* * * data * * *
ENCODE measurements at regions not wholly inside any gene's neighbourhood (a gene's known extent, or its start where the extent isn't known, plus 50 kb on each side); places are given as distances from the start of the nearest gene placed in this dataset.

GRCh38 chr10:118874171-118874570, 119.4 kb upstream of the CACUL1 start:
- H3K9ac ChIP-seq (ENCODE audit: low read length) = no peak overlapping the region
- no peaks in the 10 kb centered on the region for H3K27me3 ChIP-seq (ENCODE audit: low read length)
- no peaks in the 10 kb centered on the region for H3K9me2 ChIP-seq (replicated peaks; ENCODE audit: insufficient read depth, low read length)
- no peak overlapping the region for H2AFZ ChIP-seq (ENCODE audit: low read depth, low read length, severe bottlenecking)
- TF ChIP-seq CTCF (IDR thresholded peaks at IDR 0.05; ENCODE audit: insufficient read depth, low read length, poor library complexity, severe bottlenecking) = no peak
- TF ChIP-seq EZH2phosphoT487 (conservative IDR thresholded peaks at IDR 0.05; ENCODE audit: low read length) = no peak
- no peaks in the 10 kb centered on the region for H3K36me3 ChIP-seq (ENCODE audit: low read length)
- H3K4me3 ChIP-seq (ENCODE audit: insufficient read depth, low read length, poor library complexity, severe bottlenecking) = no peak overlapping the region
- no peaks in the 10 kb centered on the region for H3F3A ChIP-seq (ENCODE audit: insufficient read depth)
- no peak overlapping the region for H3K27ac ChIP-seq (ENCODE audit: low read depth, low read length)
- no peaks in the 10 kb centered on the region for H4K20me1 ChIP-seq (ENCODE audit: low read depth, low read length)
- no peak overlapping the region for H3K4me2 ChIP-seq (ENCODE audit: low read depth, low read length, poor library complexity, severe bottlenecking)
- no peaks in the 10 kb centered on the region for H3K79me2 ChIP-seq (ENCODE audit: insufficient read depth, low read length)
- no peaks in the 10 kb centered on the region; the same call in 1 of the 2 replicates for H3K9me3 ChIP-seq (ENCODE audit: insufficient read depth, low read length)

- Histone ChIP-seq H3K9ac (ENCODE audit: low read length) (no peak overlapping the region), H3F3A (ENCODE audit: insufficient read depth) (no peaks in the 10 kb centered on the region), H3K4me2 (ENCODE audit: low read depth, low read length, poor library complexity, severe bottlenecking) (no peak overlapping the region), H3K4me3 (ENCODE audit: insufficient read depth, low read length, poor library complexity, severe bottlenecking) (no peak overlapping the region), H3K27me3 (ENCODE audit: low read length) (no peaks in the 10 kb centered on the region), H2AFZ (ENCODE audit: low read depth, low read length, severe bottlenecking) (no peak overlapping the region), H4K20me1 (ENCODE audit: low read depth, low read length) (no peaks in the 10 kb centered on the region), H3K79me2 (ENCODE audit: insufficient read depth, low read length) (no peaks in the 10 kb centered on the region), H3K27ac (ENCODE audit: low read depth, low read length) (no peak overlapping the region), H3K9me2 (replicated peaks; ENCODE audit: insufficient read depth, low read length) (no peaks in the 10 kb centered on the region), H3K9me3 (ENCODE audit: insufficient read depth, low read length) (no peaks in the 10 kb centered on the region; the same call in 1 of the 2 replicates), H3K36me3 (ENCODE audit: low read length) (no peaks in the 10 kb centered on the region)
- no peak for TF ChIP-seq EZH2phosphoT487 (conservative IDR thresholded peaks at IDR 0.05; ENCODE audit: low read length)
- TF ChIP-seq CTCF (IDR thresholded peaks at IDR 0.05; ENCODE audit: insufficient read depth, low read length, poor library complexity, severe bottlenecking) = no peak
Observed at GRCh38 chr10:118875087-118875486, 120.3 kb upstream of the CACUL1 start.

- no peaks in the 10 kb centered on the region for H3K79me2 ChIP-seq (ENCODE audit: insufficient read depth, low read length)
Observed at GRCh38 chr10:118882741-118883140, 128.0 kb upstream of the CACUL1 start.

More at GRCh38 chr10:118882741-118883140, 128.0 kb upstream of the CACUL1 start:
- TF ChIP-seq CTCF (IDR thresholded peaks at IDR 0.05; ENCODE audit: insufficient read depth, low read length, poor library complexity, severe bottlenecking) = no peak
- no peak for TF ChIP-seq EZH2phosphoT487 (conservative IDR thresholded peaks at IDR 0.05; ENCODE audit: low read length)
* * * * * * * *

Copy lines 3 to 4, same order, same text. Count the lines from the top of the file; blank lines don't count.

- H3K9ac ChIP-seq (ENCODE audit: low read length) = no peak overlapping the region
- no peaks in the 10 kb centered on the region for H3K27me3 ChIP-seq (ENCODE audit: low read length)